Resources 526 Acronyms 529 Introduction Tips 1:5 Efficient use of Xilinx FPGA design tools Tips 6:12 Using Verilog HDL Tips 13:19 Design.95. Floorplanning Memories and FIFOs 510 97. and Physical Implementation Tips 20:37 FPGA selection Tips 38:44 Migrating from ASIC to FPGA Tips 45:55 Design Simulation and Verification Tips 56:64 IP Cores and Functional Blocks Tips 65:77 Design Optimizations Tips 78:81 FPGA Design Bring-up and Debug Tips 82:89 Floorplanning and Timing closure Tips 90:96 Third party productivity tools Tips 97:99 Resources Tip 100 Copyright © 2011 Evgeni Stavinov . Verilog Processing and Build Flow Scripts 522 99. Report and Design Analysis Tools 524 100. The Art of FPGA Floorplanning 498 96. Build Management and Continuous Integration 520 98. Synthesis.

and user guides. Code examples are written in Verilog HDL. and VHDL language. simulation. datasheets. design optimizations. There is little dependency between Tips. design methodologies. How to read this book The book is organized as a collection of short articles. such as a deep knowledge of FPGA design tools. It is assumed that the reader has some digital design background. or Tips. Most of the examples are simple enough. This book is not a definitive guide into Verilog programming language. such as user manuals. existing FPGA documentation. and can be easily ported to other FPGA vendors and families. Nowadays.‛ but it is not arranged in a perfect order. such as ‚Efficient use of Xilinx FPGA design tools. on various aspects of FPGA design: synthesis. Neither does it attempt to provide deep coverage of a wide 9 . floorplanning and timing closure. Introduction Target audience FPGA logic design has grown from being one of many hardware engineering skills a decade ago to a highly specialized field.1. It requires a broad range of skills. porting ASIC designs. not replace.‛ and little known facts that are hard to find elsewhere. It can take years of training and experience to master those skills in order to be able to design complex FPGA projects. and working knowledge of ASIC or FPGA logic design using Verilog HDL. Both novice and seasoned logic and hardware engineers can find bits of useful information in this book. IP core selection. RTL coding. This book is intended for electrical engineers and students who want to improve their FPGA design skills. FPGA logic design is a full time job. This book is intended for both referencing and browsing. This will enable more concrete examples and in-depth discussions. The reader is not expected to read the book from cover to cover. It is intended to augment. digital design or FPGA tools and architecture. and many others. code examples and scripts. this edition of the book focuses on Xilinx FPGAs. The book is intended to be very practical with a lot of illustrations. The book provides an extensive collection of useful online references. Rather than having a generic discussion applicable to all FPGA vendors. The Tips are organized by topic. the ability to understand FPGA architecture and sound digital logic design practices. you can browse to the topic that interests you at any time. It provides useful and practical design ‚tips and tricks. Instead.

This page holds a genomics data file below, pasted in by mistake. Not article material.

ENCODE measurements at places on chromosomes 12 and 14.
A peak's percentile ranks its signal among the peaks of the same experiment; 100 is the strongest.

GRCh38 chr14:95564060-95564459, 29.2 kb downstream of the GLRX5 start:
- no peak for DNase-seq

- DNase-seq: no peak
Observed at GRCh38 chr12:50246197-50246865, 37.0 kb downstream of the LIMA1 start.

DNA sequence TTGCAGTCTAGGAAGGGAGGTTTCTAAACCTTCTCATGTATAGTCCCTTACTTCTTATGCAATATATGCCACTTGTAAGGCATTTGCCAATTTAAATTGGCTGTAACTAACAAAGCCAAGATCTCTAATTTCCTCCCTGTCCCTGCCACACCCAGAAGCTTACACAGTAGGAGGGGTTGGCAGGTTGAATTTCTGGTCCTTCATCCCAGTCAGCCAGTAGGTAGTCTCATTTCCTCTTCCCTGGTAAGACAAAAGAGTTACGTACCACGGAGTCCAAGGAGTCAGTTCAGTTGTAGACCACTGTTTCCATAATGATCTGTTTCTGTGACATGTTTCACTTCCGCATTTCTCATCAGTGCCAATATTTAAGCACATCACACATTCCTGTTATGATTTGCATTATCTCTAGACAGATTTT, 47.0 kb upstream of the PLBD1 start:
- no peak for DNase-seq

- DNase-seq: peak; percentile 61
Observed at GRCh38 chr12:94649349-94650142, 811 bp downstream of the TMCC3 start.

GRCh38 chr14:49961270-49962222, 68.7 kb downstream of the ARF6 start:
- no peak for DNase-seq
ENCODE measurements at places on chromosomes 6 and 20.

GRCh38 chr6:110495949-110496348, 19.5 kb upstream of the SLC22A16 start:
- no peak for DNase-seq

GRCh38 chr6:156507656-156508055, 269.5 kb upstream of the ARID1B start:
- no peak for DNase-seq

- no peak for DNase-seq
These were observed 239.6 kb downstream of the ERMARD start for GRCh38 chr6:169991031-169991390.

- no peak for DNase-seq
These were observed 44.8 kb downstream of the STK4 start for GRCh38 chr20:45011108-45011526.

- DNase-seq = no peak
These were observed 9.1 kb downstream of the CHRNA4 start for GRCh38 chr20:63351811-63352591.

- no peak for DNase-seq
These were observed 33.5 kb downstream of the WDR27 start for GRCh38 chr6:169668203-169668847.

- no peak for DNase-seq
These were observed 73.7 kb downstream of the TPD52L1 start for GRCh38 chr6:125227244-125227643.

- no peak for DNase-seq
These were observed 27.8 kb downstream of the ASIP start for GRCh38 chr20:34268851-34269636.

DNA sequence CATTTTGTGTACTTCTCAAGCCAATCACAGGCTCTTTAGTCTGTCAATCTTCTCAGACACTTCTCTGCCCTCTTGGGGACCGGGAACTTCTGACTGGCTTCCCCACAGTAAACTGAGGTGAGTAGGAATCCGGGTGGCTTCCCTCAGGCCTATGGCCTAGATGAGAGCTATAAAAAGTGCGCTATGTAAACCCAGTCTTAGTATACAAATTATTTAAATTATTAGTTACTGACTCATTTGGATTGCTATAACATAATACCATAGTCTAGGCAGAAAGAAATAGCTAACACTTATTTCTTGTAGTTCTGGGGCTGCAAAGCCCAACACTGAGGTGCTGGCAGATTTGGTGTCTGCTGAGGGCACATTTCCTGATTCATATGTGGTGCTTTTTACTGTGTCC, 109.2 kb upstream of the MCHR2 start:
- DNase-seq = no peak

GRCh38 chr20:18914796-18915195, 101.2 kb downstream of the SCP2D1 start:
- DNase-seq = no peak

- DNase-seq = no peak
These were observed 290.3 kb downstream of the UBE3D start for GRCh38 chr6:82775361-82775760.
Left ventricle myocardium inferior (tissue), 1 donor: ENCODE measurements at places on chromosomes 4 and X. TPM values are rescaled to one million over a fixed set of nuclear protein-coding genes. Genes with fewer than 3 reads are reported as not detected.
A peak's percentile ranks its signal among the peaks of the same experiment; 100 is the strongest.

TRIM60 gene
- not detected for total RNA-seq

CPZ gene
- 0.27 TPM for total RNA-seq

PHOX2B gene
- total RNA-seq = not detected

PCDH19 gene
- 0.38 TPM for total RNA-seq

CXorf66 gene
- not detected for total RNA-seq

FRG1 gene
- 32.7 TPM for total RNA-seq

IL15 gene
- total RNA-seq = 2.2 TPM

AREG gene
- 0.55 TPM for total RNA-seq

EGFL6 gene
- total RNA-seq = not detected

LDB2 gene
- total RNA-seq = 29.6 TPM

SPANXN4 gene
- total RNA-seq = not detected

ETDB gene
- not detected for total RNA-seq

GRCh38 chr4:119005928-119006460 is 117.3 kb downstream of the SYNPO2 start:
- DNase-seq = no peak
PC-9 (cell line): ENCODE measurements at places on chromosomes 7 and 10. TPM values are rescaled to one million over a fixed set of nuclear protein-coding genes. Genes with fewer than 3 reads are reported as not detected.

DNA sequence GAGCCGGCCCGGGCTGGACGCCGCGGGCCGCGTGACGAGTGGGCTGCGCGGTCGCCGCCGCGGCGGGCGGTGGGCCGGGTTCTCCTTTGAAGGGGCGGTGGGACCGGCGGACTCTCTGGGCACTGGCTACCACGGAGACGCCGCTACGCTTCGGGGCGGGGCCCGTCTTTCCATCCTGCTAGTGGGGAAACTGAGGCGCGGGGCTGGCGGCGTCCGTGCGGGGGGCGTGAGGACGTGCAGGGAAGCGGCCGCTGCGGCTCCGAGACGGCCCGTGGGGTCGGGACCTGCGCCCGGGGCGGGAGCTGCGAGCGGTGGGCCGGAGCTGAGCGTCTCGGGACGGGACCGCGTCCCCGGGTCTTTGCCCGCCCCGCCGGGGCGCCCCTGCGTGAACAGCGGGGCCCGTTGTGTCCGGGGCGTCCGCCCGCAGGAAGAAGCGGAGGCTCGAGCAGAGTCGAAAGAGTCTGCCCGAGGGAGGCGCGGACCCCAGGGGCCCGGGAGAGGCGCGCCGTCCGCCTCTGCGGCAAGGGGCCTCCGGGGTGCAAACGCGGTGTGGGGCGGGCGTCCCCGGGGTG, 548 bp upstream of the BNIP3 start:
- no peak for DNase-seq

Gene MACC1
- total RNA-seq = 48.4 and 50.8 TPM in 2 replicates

Companion web site An accompanying web site for this book is: http://outputlogic. Some of the material in this book has appeared previously as more complete articles in technical magazines.range of topics in a limited space. and provides references for further exploration of that topic. it covers the important points. source code. and scripts mentioned in the book. It also contains links to referenced materials.com/100_fpga_power_tips It provides most of the projects. Software The FPGA synthesis and simulation software used in this book is a free Web edition of Xilinx ISE package. Copyright © 2011 Evgeni Stavinov . Instead. and errata.

the lines cross so densely that it resembles a fabric. As the routing between logic blocks and other resources is drawn out. Figure 1: FPGA architecture Many high-end FPGAs also include complex functional modules such as memory controllers.the limitations. 11 . The main architectural components. as illustrated in the following figure. routing. embedded memories. The term derives its name from its topological representation. high speed serializer/deserializer transceivers. This Tip uses Xilinx Virtex-6 family as an example to provide a brief overview of the architecture of a modern FPGA. and just as important . clocking resources. and configuration logic. are logic and IO blocks. The combination of FPGA logic and routing resources is frequently called FPGA fabric. available resources. and Ethernet MAC blocks. integrated PCI Express interface. interconnect matrices. FPGA Architecture The key to successful design is a good understanding of the underlying FPGA architecture.4. capabilities.